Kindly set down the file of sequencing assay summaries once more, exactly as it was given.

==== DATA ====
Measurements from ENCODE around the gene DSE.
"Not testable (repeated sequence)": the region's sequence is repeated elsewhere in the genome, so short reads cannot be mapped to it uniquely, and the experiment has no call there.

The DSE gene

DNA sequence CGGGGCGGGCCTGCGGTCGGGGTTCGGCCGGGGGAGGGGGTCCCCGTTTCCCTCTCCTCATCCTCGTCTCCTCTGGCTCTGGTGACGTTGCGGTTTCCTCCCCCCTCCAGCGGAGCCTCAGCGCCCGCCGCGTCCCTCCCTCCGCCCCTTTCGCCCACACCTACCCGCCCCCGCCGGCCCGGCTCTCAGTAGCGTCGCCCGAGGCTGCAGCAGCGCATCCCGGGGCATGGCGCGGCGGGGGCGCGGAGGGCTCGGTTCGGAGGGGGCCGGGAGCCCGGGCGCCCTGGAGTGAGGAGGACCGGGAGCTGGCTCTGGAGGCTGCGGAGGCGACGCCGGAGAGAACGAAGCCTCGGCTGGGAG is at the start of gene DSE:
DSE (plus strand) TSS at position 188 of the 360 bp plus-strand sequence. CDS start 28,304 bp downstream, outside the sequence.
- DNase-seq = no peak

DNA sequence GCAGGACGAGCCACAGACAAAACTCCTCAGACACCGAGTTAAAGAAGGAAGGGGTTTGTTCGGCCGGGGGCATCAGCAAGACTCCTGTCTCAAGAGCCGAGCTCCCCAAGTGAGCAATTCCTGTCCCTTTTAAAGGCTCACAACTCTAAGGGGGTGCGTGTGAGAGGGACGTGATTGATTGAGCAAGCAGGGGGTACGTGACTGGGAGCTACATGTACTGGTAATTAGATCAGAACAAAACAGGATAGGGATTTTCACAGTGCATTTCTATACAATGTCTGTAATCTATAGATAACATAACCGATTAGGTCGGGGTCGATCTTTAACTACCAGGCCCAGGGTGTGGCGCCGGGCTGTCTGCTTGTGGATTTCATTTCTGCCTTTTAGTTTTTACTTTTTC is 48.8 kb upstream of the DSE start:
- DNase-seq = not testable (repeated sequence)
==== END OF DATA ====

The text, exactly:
Measurements from ENCODE around the gene DSE.
"Not testable (repeated sequence)": the region's sequence is repeated elsewhere in the genome, so short reads cannot be mapped to it uniquely, and the experiment has no call there.

The DSE gene

DNA sequence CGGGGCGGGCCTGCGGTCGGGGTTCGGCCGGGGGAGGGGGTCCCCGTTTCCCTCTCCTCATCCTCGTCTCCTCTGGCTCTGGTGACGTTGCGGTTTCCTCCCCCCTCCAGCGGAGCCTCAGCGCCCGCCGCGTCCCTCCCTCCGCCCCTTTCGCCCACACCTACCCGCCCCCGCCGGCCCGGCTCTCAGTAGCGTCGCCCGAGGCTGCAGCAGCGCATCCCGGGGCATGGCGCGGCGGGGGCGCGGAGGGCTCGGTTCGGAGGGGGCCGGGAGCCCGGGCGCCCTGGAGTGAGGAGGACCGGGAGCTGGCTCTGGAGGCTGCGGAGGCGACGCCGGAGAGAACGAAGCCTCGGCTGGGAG is at the start of gene DSE:
DSE (plus strand) TSS at position 188 of the 360 bp plus-strand sequence. CDS start 28,304 bp downstream, outside the sequence.
- DNase-seq = no peak

DNA sequence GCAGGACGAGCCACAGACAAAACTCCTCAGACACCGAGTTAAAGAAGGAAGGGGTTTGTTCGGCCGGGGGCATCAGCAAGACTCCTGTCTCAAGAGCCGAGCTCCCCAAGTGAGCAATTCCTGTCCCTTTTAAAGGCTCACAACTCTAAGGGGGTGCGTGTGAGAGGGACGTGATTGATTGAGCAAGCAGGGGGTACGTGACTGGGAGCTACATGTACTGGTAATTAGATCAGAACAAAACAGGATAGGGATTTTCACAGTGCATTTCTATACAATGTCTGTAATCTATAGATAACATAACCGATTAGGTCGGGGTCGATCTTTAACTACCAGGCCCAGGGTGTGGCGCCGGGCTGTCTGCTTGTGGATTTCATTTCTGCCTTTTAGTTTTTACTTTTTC is 48.8 kb upstream of the DSE start:
- DNase-seq = not testable (repeated sequence)